Ever hopeful, I once purchased a box call online after reading a book and watching a video on turkey calling. The sound emitted by scraping the top piece over the box is intended to approximate a love lorn hen turkey longing for her mate. I strolled out onto our deck, which enjoyed a vista of the Musconetcong River – our lawn ended at the riverbank, with woods beyond and on both sides of our yard. Off to the right was a swamp full of skunk cabbage that trickled into the river. I sat down and gave the call a few scrapes to see how it sounded. It was about 3 PM early in May, the magic month of legal spring gobbler hunting in most of our lower 48. The overtone series of my clumsy scrapes had barely ceased their climb beyond the grasp of human hearing when a gobbler shot out of the swamp and came to a halt not 20 yards from where I sat. He took a good look at me, determined that I did not remotely resemble a lady turkey, emitted the putt putt sound of distaste as described on the video, and beat a speedy retreat back into the swamp. Ah ha! I would fix his wagon. I prepared most of the evening. I got out my 12 gauge and screwed in the extra full turkey choke. I got out a box of copper-plated #4 turkey shells. I laid out my cammo with the spring hat and face mask. I set the clock for 4 AM. By 4:30 AM I was dressed and in the field, or I should say yard, in a cammo seat in the shadow of an elephantine poplar that towered over the back porch. The sun raised its blood-shot eye and hovered on the horizon as if waiting to be told that coffee had been prepared. As stealthfully as a Lenape Indian I drew my box call from my special cammo Spring gobbler knapsack and gave it a gentle rasp. Nothing. I gave it a more insistent rasp that an experienced hen might emit who longs for something she remembers fondly and well; nothing still. I gave an angry yelp the likes of which a hen might give who does not like to be kept waiting. Nothing. That damn turkey bird, with a brain the size of a quarter. I had educated him and he was not going to be fooled twice. I collected my gear and trooped back into the house. But I digress.
Back on the road we lost a fan belt. A large SUV is not much fun to drive without power steering, which is what I had to do for 30 miles of back roads to a service station. We waited 2 hours for the 10 minute job. The mechanic was determined to show us that he was not about to rush for people from New Jersey. The worst had to be over and we were about to enter paradise. This trip was made during those remote, primitive days before GPS when peopled used maps and printed out directions: “How to get here from the South”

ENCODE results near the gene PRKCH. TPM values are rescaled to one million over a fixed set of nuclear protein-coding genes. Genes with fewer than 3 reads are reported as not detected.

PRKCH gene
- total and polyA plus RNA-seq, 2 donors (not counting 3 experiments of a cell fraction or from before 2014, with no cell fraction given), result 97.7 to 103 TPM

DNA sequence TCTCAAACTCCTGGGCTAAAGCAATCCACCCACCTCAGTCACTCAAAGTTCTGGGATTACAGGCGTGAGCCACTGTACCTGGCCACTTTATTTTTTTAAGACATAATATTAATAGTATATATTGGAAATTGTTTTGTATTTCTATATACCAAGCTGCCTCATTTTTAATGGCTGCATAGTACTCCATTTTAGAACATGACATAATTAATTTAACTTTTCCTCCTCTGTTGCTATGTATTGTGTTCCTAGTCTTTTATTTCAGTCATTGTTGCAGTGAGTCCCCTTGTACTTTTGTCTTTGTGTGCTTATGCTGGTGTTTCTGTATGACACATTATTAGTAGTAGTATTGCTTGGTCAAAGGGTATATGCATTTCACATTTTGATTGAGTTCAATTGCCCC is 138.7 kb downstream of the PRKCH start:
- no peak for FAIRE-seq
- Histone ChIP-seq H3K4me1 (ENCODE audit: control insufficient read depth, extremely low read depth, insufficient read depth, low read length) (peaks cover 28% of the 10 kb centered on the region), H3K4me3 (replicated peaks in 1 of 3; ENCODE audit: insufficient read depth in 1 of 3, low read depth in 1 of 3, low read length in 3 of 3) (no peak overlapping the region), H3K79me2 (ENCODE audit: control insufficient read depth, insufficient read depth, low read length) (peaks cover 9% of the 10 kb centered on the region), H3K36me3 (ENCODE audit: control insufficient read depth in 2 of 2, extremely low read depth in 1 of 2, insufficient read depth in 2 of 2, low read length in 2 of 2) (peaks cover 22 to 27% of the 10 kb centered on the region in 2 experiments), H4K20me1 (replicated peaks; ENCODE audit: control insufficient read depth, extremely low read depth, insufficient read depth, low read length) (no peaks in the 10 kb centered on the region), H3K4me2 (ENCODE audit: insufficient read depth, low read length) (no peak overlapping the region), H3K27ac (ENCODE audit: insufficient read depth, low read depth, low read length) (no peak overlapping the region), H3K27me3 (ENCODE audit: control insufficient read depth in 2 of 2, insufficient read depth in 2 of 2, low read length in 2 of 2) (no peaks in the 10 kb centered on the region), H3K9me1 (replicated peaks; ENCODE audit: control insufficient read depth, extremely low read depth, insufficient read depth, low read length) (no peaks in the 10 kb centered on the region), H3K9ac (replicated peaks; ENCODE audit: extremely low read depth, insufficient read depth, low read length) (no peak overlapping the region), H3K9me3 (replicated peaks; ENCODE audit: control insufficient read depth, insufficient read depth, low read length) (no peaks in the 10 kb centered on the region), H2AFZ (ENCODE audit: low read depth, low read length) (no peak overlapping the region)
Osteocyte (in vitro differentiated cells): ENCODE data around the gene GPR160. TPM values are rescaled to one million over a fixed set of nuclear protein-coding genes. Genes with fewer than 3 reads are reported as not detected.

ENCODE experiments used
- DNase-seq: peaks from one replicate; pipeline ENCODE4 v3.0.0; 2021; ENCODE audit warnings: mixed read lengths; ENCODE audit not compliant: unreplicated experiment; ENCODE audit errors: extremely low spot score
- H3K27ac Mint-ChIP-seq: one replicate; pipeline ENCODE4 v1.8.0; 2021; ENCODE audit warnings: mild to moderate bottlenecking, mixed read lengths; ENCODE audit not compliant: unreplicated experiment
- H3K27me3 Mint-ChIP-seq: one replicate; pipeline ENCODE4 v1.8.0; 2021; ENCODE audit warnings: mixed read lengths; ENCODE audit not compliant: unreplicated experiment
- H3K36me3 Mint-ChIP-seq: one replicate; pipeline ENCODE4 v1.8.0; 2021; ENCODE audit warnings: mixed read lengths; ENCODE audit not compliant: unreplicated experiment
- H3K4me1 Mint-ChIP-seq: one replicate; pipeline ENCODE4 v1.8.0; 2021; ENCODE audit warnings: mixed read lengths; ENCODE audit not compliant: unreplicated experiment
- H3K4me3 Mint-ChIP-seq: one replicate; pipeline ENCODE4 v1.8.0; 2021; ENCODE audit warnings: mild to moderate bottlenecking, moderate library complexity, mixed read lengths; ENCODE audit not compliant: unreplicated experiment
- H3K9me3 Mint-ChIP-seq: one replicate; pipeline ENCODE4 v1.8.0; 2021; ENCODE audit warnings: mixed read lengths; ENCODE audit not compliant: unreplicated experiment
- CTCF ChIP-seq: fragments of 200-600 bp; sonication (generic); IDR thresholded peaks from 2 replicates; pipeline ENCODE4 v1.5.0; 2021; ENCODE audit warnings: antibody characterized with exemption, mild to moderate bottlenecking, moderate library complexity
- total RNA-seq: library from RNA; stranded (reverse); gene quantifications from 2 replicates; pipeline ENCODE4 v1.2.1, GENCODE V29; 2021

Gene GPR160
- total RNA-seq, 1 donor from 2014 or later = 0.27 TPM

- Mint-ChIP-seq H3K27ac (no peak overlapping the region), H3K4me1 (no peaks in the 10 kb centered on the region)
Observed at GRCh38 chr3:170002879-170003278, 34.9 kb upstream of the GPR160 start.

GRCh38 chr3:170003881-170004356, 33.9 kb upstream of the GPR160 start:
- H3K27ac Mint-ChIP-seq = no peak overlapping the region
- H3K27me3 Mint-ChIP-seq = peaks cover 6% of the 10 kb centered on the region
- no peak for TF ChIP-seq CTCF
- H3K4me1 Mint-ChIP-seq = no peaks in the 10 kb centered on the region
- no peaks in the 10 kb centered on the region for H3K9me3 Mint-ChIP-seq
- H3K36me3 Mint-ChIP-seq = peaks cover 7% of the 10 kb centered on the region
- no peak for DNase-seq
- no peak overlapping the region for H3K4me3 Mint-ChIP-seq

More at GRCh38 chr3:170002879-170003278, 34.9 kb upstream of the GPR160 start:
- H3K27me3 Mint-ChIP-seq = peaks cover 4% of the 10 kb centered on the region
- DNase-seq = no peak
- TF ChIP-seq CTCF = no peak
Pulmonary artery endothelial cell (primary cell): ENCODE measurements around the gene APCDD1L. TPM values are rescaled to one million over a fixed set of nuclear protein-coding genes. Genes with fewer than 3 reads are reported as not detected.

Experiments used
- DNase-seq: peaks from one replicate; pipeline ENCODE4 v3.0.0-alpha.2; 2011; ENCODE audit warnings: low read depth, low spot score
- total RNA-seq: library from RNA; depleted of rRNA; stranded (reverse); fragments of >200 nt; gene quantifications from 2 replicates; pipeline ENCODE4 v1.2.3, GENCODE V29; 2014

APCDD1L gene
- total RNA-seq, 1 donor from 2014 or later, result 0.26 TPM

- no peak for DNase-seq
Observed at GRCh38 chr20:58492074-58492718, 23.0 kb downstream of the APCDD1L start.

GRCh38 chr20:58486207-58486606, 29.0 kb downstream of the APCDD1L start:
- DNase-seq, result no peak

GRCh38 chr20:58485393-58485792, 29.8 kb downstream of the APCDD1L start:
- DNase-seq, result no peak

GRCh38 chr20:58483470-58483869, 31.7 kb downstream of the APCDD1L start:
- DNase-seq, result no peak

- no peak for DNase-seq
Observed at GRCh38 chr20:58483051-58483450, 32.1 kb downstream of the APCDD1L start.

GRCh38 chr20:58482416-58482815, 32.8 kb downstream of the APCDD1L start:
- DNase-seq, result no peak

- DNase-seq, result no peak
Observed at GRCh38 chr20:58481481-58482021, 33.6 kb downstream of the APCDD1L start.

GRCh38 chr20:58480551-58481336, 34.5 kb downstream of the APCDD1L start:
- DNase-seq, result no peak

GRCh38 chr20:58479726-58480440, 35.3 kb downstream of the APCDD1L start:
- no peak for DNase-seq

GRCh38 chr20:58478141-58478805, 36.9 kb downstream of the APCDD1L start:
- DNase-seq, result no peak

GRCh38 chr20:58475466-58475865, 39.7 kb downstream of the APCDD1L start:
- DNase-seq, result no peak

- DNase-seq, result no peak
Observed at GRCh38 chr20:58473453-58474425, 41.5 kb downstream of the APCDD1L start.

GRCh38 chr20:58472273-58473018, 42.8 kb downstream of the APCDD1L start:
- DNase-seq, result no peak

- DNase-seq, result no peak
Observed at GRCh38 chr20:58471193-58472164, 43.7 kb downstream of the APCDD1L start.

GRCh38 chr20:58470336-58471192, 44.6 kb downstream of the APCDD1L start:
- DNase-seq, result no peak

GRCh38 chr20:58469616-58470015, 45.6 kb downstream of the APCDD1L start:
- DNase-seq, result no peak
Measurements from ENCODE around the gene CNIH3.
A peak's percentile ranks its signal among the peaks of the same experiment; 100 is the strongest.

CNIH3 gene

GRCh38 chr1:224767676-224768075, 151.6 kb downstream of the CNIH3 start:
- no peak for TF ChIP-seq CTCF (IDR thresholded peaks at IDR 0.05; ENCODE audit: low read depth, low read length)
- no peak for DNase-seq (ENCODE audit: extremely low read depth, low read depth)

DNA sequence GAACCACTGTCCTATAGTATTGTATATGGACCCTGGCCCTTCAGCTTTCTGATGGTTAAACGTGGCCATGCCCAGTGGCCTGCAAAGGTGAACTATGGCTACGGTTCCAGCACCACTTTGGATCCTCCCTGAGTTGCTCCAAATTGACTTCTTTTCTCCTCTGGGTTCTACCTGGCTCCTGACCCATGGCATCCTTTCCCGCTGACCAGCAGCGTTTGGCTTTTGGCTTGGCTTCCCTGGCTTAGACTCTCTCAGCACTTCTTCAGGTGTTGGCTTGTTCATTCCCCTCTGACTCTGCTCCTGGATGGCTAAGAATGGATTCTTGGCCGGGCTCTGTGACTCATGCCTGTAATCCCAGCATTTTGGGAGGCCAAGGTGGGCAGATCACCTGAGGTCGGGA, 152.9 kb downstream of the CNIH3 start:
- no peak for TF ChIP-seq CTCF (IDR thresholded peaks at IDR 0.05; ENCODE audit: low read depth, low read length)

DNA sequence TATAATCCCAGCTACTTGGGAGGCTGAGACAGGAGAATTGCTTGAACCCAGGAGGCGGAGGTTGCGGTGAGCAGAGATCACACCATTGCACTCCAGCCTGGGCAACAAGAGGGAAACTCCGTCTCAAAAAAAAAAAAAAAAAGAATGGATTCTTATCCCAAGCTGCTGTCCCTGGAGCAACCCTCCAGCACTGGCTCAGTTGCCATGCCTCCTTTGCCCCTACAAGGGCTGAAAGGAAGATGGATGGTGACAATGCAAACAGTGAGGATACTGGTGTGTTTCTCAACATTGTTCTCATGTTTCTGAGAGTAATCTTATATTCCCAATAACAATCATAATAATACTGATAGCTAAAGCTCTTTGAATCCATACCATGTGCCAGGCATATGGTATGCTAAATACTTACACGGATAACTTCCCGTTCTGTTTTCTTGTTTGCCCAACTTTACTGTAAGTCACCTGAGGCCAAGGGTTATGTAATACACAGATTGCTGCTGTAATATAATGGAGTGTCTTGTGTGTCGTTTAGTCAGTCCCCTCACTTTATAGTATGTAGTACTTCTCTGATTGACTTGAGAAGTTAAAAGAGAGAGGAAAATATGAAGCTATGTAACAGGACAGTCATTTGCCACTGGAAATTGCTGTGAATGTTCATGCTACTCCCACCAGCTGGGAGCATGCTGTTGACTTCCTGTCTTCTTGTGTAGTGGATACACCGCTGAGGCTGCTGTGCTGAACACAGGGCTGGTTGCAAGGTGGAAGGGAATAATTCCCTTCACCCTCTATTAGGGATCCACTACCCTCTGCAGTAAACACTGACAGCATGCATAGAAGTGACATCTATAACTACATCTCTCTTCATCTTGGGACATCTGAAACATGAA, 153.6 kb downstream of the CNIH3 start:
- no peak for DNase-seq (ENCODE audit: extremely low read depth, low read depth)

Somehow we had managed to get it very wrong. The NY Thruway and 87 branch apart at Albany. They are one and the same up until that point. My wife and I were arguing about a fine point of child rearing at the critical juncture and I followed the NY Thruway west toward Buffalo when I should have continued North on 87. A kindly State trooper who was a turkey hunter (he noticed Alice’s junior Wild Turkey Federation sticker) came to our aid. “My boy just killed his first gobbler.” He showed us a picture of his son in cammo, next to a vast gobbler. “He killed it with a bow, called it in himself, then got on the bus and went to school.” I would gladly have strangled the brat with his own bowstring but I smiled appreciatively.” The trooper drew on our map a corkscrew route of back roads that the retreating militia might have taken in the French and Indian War.
“This will get you back to 87 North just above Saratoga. We had gone hours out of our way. The remainder of our misadventures were too dull to recount here and at last we arrived at the lodge, having just missed dinner and in a pre-divorce humor. It was dusk and there was mist on the lake. We had not yet bathed in oil of citronella and were bitten savagely by mosquitoes. There were screens on the cabin windows and once inside we bathed and applied the much needed precaution.
The morning was bright. The sun had commenced its bagatelle and a breeze blew in time to leaves which rustled out their Elizabethan round. Pancakes, juice and coffee, the camper’s favorite meal, awaited us at the lodge. What could be nicer than a stroll en famille along the lake’s shore to the lodge?
In spite of a heavy slathering of insect repellant we were attacked more savagely than the night before. The mosquitoes were joined by biting flies. There was nothing in the brochure about the flies. We positively ran like routed skirmishers and arrived shrieking at the Lodge. Oh, you didn’t know, said a fellow inmate. You need to wear mosquito netting. Face, neck and ankles. Long sleeved shirts and long pants that have been sprayed with the scourge of all living things. It was to be a grim imprisonment. Even these extreme measures barely deterred the insect world’s warring tribes from ravaging our poor flesh. At the front desk they were doing a brisk trade in face and ankle masks. Now dressed like Ninja beekeepers we strode out into the sunshine and ran smack into Rob and Sandra having a screaming fight. Our tranquil vacation was to be characterized by our battles with the insect world and their battles with each other.
There was one bright spot: on a particularly hot, dry day the bugs were at a temporary loss, waiting like wraiths for dusk to descend and set them free. Unfettered by them we climbed a rather difficult trail that wound up to a high peak. The going became difficult, the trail increasingly overgrown. Just as we were about to make the summit a pair of ruffed grouse exploded out of a clump of dwarf pines. I thought I would have a heart attack, the explosion in that tranquility being so unexpected. I carried the excitement of seeing these splendid creatures with me not only down the mountain, and through the rest of the trip but until this very day. If you say the word grouse that pair of birds returns me to an August afternoon long ago in the Adirondack’s High Peaks.